Hwy 10, West of Mandan

Hwy 10, West of Mandan

Thursday, June 9, 2016

Bicyclists and Motorists – Is a Partnership Possible?

I wrote the following article for the Great Plains Examiner in May 2011 with the original title ‘Bicyclists and Motorists – A Partnership Long Overdue’.  Given the recent horrible news from Kalamazoo, Michigan, I wonder if my well-intentioned message has any relevance today, now five years later.  While I’m not privy to details of the tragedy, I doubt any of the ‘bicyclists guidelines’ below would have offered protection to those killed and injured earlier this week.


“Get a bicycle.  You will not regret it if you live.” ~Mark Twain

There are times when I’m commuting by bike through Bismarck and Mandan that I think of Mark Twain’s quote.  It encapsulates a classic ‘risk vs. reward’ decision I make every time I embark on my bike to go to work or run an errand.

Having lived on both sides of the river the last 12 years, I’ve had more close calls with motorists than I care to count.  The times I’ve been nearly hit (twice) or run off the road (three times) by a motorist left only minor scars and temporarily frazzled nerves.  I consider myself fortunate.  These experiences have made me a better bicyclist (and motorist), so I keep riding.  To me, the rewards outweigh the risks.

I’m not alone.  We have bicyclists in our community who commute year round, sometimes over 3000 miles annually, regardless of weather and road conditions.  Such efforts, which often go unnoticed, are heroic in every sense of the word.

In many respects, bicycling is a nexus of sustainable transportation.  Few transportation choices concurrently save money, improve personal and community health, reduce air pollution, and offer a sense of freedom and fun rarely achieved while driving an automobile.  These rewards are significant, and are likely to encourage others to take up bike commuting in the future.

Unfortunately, the mere thought of sharing the road with motorists in Bismarck and Mandan is enough to keep many people from commuting by bike.  National statistics justify such hesitancy.  Of the approximately 750 bicyclists killed each year in the U.S., 96% are involved in crashes with motor vehicles.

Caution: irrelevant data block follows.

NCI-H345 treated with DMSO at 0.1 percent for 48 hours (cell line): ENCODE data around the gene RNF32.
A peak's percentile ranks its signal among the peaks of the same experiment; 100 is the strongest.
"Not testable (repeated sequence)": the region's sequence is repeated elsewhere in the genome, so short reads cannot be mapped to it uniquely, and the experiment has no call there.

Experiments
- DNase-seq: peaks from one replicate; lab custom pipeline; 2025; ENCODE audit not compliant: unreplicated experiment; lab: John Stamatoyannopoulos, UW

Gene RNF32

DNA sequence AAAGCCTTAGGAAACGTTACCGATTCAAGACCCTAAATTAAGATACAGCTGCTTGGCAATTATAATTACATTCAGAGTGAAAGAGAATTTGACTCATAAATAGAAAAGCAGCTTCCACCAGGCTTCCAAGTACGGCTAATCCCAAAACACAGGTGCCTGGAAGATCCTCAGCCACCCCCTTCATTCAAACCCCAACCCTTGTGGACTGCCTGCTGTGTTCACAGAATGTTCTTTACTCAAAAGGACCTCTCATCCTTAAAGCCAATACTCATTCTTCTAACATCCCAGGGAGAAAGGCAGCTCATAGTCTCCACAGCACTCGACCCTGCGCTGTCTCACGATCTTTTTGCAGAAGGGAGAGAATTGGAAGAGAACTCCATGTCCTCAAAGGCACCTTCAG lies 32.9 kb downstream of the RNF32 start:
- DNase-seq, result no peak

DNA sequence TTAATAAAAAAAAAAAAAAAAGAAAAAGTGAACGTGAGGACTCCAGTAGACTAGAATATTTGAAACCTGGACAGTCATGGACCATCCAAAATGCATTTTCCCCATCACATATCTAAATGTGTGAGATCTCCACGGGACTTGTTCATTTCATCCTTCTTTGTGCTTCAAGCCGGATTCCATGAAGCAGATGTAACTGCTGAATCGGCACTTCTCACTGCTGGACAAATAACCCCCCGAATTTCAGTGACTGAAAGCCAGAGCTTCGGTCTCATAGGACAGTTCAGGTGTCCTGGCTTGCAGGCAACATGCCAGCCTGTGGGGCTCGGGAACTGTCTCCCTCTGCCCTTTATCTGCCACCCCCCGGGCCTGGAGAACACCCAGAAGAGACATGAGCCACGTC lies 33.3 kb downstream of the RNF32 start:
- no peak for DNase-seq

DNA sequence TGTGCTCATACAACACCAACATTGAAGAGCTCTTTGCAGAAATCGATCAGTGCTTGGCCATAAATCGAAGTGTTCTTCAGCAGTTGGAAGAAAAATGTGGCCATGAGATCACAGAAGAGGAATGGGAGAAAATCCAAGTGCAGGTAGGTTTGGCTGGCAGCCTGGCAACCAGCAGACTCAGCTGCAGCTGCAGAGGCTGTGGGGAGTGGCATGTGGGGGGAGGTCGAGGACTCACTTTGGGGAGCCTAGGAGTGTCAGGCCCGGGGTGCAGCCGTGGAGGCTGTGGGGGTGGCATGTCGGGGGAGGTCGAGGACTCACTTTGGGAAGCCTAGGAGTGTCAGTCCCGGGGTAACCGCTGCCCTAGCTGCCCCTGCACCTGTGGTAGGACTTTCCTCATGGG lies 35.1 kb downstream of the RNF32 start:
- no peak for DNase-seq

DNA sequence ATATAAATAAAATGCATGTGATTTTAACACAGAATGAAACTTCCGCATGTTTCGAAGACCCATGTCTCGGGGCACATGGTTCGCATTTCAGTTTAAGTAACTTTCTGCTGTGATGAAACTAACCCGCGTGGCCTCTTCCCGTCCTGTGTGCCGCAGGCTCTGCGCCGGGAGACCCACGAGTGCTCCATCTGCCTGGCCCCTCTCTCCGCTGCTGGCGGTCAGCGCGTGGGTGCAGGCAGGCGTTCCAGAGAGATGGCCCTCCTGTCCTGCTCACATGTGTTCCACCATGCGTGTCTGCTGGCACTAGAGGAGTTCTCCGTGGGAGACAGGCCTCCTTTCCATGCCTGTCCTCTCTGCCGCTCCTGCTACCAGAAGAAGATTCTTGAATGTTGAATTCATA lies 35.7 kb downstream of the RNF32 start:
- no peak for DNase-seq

Mitigating risks associated with bicycle commuting can be achieved through improved roadways, better laws, and education.  Designing in-town roadways with bike lanes is an excellent first step to make transportation corridors more bicycle-friendly.  Current laws governing bicycle use on North Dakota roadways can best be described as fossilized, and are in severe need of updating (they were established in 1973!).  Education should emphasize rules and responsibilities of bicyclists and motorists, with the overarching goal of improving understanding between both groups of road users.

Improved roadways and better laws will take time to implement, but education can start immediately.

So, what should motorists and bicyclists be aware of to share the road safely?  First and foremost, everyone should realize bicyclists have the same rights and responsibilities as drivers of motor vehicles.  This fact may come as a surprise, but it’s true not only in North Dakota, but in all 50 states.  Other notable ‘Share the Road’ guidelines include…
  • Bicyclists: Follow the ‘Rules of the Road’ to the letter.  Ride with traffic (don’t be a ‘bike salmon’) and obey all traffic control devices, such as stop signs, lights, and lane markings.
  • Motorists: Don’t ‘buzz’ bicyclists when passing.  Provide at least 3 feet between the right side of your vehicle and a bicyclist.
  • Bicyclists: Be visible by 1) riding where drivers can see you (that means not on the sidewalk), 2) wearing brightly colored and/or reflective clothing, and 3) using a white front light and red rear light at night (which, incidentally, is North Dakota law).
  • Motorists: Learn to recognize situations that may be hazardous to bicyclists, such as potholes and debris, and give them adequate space to maneuver.
  • Bicyclists: Ride predictably and communicate effectively.  Ride in a straight line and use appropriate hand signals for turning and braking.  Make eye contact with motorists to let them know of your presence.
  • Motorists: Don’t honk your horn when approaching bicyclists.
  • Bicyclists: Anticipate conflicts in traffic by scanning the roadway, especially at intersections.  Learn braking and turning techniques to avoid crashes.
  • Motorists: Reduce speed when passing bicyclists, especially on narrow roads.  Be particularly careful around children on bikes.

Through an increased understanding of each other’s needs, coupled with a heightened awareness while biking and driving, bicyclists and motorists can transcend the misguided perception of having to fight for a limited amount of road space.  With time, both groups can become partners in transportation, with the common goal of keeping traffic flowing smoothly and safely for the benefit of all road users.

Mark A. Liebig
President, Central Dakota Cyclists


My view on this relationship is certainly less positive than it was in 2011.  Increasingly, I find myself asking if we have any significant protections against an auto-centric culture.  Overlay the trend of increasingly distracted and/or substance-addled motorists, and the outlook appears bleak.